Hillary Clinton wants to spend $275 billion on IoT and world-class broadband for all Americans

Wednesday, Dec 02, 2015

Presidential hopeful Hillary Clinton will invest $275 billion over five years on the US infrastructure -- if she's elected, that is. A key part of the plan is to bring "world-class broadband" to every American with a view to increasing competition and equality in the workplace.

While acknowledging the importance of investing in road, rail, and other transport infrastructures, Clinton also wants to invest in the technology of the future. Embracing the Internet of Things, she wants to create "smart cities" that will be filled with connected citizens, businesses, and services, including free Wi-Fi.

It's a bold statement, but the Democratic candidate wants everyone in the US to have access to a broadband connection by 2020. Saying that "high-speed Internet access is not a luxury; it is a necessity for equal opportunity and social mobility in a 21st century economy" she wants to provide everyone with access to "affordable broadband that delivers world-class speeds sufficient to meet families' needs".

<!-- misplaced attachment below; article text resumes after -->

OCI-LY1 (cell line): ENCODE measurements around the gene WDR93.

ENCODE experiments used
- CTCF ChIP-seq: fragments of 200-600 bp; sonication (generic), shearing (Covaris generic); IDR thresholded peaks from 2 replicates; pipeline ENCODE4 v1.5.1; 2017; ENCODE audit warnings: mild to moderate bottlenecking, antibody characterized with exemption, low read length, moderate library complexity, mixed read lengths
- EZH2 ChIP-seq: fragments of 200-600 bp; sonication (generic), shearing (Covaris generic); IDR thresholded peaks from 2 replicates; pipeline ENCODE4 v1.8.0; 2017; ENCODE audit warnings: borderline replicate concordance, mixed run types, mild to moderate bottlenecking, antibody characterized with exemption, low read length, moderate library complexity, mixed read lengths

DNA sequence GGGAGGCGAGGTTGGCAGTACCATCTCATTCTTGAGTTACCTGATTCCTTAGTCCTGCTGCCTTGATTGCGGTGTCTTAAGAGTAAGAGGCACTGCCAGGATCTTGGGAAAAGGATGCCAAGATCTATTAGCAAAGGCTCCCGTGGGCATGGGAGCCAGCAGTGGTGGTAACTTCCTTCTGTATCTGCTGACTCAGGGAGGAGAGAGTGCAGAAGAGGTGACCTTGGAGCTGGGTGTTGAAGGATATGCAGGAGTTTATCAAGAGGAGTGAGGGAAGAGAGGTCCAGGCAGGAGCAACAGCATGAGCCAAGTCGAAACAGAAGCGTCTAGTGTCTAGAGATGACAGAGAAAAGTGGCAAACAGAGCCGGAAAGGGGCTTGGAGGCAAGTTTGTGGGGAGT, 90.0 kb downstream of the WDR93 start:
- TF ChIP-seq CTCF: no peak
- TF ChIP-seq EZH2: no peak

In a briefing, Clinton explains the importance of investing in the future:

It means building airports and air traffic control systems that set the world standard for efficiency, reliability, and safety -- saving time, money, and energy on every trip. It means a smart, resilient electrical grid that powers America’s clean energy future. It means safe, smart roads and highways that are ready for the connected cars of tomorrow and the new energy sources that will power them. And it means changing the way we make our infrastructure investments -- so that every dollar we spend goes further.

Clinton is not just talking about broadband internet access in the home; she also wants to invest in free public Wi-Fi. Gigabit connectivity is destined for train stations, airports, mass transit systems, and other public buildings. There are also plans to push the move to 5G and to tap into the currently unlicensed ranges of the wireless spectrum. $275 billion is not a small sum of money to conjure up, but Clinton says that the cash can be raised through business tax reform.

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